The sight charity The Eyecare Trust warns that smokers are 47 per cent more likely to suffer AMD than non-smokers, and are likely to develop it five years earlier than non-smokers. ‘There is now a clear link established between smoking and AMD, yet few people are aware of it,’ says Iain Anderson, chairman of The Eyecare Trust. Smokers are also at an increased risk of developing cataracts and can suffer impaired colour vision as nicotine begins to poison the optic nerve. For help with stopping, call the Quitline on 0800 00 22 00 or go to quit.org.uk.

6. Wear sunglasses (whatever the season)

Leaving your eyes bare to the glare, even in winter, can cause long-term damage. A study at the University of Wisconsin Medical School found that people who exposed their eyes to sunlight for five or more hours a day during their teens and twenties doubled the risk of developing early signs of AMD. But beware of choosing style over lens quality. ‘Check your sunglasses carry a CE mark, which shows that lenses meet European Standards, or a UV400 label,’ says Paul Carroll, an optometrist at Specsavers. ‘Pupils get smaller in bright light, but when you wear tinted lenses, pupils dilate. If your glasses don’t provide adequate UV protection, eyes will be exposed to more UV than usual and, subsequently, more damage.’

7. Screen-save your sight

According to the London Hazards Centre, more than 70 per cent of people who work at a computer screen for more than six hours a day experience visual problems. Prolonged use of a computer screen can result in what has been dubbed computer vision syndrome, with symptoms including eye strain, double vision and temporary short-sightedness. ‘When working at a computer screen our blink rate drops, which can cause eyes to become dry,’ says Carroll. ‘Try to take regular screen breaks, and if your eyes feel dry, close them for a few seconds to help moisturise the surface of the cornea.’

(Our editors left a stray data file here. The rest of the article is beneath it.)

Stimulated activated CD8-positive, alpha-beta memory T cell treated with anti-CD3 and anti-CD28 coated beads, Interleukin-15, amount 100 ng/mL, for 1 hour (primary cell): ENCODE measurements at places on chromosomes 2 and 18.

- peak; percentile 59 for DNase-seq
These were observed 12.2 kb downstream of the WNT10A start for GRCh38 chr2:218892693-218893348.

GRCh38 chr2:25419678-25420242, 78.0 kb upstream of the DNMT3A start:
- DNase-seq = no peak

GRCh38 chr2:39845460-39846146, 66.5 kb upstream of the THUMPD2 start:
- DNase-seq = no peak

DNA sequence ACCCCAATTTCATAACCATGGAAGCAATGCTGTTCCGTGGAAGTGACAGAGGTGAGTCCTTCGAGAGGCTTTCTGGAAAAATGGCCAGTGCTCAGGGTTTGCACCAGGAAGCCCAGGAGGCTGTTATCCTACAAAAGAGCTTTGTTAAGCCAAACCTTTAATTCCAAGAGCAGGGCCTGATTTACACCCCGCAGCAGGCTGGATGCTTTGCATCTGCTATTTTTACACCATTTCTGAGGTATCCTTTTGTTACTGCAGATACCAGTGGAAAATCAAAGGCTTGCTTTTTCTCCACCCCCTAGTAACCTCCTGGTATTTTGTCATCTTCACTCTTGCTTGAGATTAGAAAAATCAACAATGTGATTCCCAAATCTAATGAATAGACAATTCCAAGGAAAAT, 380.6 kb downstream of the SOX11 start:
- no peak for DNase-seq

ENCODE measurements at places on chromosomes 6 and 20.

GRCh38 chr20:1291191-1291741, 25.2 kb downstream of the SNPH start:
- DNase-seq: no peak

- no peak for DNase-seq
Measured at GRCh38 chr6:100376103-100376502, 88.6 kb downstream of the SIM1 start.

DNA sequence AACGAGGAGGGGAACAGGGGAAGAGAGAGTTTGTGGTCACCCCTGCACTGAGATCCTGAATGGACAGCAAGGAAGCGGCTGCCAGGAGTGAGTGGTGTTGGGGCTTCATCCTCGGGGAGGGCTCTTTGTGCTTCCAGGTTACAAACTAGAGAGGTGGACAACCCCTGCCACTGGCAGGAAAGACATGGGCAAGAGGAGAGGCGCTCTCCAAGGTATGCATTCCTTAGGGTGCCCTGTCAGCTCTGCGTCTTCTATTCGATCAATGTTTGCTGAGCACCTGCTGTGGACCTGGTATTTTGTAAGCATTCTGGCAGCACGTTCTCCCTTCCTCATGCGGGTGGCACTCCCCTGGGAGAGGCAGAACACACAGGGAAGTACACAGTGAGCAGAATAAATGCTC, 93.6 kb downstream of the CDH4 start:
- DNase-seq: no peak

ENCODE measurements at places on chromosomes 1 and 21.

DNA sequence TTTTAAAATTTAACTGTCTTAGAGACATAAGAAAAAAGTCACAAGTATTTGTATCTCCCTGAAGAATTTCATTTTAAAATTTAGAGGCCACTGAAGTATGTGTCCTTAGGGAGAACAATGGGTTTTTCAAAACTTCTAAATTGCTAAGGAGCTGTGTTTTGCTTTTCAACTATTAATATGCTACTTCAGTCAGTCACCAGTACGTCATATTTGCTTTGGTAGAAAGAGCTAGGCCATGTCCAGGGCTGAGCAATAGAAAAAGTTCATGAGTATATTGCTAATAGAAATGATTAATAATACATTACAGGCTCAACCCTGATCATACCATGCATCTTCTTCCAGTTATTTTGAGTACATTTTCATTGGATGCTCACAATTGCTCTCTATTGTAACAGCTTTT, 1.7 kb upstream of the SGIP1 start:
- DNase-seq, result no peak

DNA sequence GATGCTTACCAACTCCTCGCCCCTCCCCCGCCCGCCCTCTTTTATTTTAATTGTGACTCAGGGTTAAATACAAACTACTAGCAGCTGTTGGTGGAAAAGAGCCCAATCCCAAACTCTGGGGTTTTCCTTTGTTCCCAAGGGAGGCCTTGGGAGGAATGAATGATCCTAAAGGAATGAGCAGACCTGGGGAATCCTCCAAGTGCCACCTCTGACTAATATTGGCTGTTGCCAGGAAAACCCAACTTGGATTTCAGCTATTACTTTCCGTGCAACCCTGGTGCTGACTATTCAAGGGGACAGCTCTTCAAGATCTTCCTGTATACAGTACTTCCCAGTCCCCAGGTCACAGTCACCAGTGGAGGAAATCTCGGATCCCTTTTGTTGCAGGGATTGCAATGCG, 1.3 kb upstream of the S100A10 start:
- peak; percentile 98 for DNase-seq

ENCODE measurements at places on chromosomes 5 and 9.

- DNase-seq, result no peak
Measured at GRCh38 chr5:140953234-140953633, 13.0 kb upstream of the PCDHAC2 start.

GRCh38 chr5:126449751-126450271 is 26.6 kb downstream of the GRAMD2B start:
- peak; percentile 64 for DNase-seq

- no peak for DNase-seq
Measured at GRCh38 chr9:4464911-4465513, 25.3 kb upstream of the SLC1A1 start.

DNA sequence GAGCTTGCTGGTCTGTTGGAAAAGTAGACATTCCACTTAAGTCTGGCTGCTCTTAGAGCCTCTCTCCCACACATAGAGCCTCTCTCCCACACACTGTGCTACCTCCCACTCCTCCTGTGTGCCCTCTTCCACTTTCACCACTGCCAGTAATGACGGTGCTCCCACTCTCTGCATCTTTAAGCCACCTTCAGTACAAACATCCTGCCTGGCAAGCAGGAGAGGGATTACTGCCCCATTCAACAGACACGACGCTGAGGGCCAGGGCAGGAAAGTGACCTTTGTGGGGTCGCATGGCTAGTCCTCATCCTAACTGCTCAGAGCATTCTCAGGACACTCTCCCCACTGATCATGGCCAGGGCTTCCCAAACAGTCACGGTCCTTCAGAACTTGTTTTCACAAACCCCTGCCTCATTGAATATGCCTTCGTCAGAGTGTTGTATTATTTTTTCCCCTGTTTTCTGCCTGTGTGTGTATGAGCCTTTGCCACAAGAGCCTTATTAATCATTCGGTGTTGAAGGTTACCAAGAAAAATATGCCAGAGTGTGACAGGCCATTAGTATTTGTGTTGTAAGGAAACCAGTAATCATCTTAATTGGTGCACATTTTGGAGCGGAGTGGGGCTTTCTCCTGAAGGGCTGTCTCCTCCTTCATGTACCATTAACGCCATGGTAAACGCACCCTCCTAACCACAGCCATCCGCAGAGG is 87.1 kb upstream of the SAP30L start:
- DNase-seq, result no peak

8. Have an eye test

Even if you’ve always had 20/20 vision, you should still have regular eye tests, says Carroll. ‘Our eyesight changes over time and usually starts to deteriorate from our late thirties.’ If you struggle to read road signs or number plates easily, you could be short-sighted. If reading a book brings on a headache, you may be long-sighted. A regular eye test, every two years, is a vital health check that can also help diagnose medical conditions such as thyroid problems.

9. Sniff jasmine

Dr Alan Hirsch, neurological director of the Smell & Taste Treatment and Research Foundation in Chicago, has discovered that inhaling jasmine essential oil can improve our ability to focus our visual attention. ‘It’s a scent that triggers beta waves in the front of the brain, which stimulates alertness,’ he says. ‘When you’re more awake you focus better and see things more acutely.’

10. Get off the couch

‘The eyes need oxygen to stay healthy and comfortable,’ says Anderson, ‘and aerobic exercise can increase oxygen supplies to the optic nerve and lower pressure in the eye.’ He explains that reducing intraocular eye pressure – when the pressure inside the eye is higher than normal – can help control conditions such as glaucoma. Researchers from the University of Wisconsin found that those with an active lifestyle were 70 per cent less likely to develop AMD than those with a sedentary lifestyle.